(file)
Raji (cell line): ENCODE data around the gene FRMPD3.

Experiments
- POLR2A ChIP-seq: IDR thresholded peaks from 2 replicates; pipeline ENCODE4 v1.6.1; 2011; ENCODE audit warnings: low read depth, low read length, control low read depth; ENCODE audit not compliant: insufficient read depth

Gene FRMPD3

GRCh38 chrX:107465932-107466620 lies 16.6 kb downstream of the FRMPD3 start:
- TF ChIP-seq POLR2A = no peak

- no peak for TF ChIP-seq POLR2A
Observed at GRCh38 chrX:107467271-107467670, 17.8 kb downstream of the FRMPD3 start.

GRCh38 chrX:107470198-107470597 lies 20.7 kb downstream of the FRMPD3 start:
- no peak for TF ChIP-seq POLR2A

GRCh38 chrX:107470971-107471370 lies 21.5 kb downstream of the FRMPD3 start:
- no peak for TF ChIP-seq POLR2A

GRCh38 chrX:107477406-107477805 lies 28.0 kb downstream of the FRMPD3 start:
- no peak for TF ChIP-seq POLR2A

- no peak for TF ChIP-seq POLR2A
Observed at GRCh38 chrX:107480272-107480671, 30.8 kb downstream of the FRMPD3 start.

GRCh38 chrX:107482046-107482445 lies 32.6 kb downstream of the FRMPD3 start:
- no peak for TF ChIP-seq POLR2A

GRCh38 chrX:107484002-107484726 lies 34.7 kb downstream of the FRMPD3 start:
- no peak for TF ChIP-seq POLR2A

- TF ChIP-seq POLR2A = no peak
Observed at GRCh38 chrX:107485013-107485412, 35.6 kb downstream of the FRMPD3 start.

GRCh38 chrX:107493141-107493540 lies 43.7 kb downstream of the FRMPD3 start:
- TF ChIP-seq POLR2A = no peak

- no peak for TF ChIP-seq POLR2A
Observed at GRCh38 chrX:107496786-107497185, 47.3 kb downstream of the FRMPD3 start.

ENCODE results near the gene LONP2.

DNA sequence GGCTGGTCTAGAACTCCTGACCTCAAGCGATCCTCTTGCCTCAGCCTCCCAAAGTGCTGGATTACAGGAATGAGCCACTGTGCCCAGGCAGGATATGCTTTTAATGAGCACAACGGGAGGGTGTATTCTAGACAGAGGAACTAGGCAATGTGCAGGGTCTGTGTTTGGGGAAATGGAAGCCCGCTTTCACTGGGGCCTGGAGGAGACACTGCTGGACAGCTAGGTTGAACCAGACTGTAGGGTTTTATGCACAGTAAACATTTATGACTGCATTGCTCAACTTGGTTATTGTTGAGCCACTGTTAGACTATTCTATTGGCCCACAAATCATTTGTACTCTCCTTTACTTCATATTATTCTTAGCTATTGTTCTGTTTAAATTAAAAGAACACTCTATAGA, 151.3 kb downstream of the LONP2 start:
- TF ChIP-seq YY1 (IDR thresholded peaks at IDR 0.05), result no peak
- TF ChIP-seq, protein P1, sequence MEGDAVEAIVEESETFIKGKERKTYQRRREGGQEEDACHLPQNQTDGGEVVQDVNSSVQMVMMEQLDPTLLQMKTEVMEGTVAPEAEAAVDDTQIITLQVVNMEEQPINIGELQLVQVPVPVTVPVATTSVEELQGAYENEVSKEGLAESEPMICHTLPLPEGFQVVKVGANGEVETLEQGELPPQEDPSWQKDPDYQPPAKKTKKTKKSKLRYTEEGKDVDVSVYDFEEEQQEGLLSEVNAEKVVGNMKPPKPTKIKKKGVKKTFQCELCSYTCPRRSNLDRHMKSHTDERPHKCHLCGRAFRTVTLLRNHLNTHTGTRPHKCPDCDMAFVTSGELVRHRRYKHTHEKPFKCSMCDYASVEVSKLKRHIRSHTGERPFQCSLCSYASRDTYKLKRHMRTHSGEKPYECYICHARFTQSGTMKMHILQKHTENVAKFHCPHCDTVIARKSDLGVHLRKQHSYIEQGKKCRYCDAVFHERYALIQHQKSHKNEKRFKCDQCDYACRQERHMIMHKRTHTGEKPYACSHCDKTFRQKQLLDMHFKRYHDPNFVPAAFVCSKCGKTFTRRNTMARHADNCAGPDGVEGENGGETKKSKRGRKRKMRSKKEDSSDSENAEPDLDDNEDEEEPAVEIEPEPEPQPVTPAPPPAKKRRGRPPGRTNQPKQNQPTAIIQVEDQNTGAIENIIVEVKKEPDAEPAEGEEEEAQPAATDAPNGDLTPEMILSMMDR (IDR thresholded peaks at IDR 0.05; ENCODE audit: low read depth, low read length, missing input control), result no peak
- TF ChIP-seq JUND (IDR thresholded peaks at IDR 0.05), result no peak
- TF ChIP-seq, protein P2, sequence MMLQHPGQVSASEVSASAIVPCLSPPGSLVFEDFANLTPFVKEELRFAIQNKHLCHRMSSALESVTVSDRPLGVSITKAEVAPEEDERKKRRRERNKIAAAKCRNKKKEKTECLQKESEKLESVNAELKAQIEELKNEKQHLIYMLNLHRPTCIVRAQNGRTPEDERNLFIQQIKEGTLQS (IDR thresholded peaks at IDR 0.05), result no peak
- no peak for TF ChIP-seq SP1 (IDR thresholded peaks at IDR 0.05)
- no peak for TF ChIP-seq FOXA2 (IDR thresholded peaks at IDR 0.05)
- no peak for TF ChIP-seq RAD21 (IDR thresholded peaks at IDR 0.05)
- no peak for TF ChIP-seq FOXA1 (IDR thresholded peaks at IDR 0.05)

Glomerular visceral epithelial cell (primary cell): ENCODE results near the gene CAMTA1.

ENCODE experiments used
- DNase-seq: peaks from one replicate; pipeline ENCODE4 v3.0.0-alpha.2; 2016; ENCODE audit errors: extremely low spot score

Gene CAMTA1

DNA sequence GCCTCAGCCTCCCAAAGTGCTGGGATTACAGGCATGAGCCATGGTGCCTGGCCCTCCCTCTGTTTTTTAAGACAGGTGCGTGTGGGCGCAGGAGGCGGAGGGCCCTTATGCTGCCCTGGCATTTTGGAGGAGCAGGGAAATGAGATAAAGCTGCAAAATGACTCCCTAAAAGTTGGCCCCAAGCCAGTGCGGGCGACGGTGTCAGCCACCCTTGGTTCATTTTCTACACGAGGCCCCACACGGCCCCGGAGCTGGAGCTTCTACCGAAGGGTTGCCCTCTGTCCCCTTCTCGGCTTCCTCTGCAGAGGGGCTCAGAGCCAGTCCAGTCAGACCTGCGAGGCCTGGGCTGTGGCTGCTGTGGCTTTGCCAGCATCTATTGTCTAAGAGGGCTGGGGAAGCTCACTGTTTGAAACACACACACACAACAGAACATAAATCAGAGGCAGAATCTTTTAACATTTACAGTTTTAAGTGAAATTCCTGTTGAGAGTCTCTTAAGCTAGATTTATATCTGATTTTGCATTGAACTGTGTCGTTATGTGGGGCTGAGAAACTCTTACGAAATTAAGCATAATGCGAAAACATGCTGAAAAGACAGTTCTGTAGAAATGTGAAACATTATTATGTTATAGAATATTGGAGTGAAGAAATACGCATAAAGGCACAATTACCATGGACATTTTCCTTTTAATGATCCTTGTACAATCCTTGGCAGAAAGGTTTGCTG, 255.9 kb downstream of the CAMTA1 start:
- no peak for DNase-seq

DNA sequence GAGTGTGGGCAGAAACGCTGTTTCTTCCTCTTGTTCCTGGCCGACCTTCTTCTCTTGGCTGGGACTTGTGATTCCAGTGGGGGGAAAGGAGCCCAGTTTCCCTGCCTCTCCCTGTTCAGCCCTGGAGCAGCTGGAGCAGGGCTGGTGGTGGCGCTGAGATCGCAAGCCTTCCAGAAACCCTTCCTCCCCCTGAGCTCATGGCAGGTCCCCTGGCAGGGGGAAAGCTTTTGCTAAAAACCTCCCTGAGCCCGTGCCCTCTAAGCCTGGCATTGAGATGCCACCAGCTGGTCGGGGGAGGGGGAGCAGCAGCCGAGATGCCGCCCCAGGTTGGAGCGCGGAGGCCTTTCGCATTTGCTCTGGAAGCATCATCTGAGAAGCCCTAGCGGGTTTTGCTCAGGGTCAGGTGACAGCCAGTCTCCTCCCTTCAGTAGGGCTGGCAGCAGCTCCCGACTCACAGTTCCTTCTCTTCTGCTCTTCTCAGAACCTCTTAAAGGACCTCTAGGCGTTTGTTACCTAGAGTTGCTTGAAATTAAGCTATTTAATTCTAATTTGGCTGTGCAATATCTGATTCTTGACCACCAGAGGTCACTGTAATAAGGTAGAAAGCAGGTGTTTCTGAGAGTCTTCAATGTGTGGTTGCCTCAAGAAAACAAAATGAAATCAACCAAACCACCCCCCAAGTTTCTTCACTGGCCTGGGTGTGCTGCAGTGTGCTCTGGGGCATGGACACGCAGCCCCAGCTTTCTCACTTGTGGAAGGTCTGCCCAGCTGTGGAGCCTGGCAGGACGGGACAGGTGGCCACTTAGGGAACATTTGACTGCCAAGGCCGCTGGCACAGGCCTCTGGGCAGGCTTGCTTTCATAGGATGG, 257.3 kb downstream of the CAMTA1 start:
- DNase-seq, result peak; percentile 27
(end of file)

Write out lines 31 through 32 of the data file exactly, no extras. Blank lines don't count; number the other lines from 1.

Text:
- TF ChIP-seq JUND (IDR thresholded peaks at IDR 0.05), result no peak
- TF ChIP-seq, protein P2, sequence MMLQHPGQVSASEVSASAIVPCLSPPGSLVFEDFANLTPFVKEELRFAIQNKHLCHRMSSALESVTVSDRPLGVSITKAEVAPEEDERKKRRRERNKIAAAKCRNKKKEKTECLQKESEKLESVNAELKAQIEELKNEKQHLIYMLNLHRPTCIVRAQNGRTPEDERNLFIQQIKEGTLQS (IDR thresholded peaks at IDR 0.05), result no peak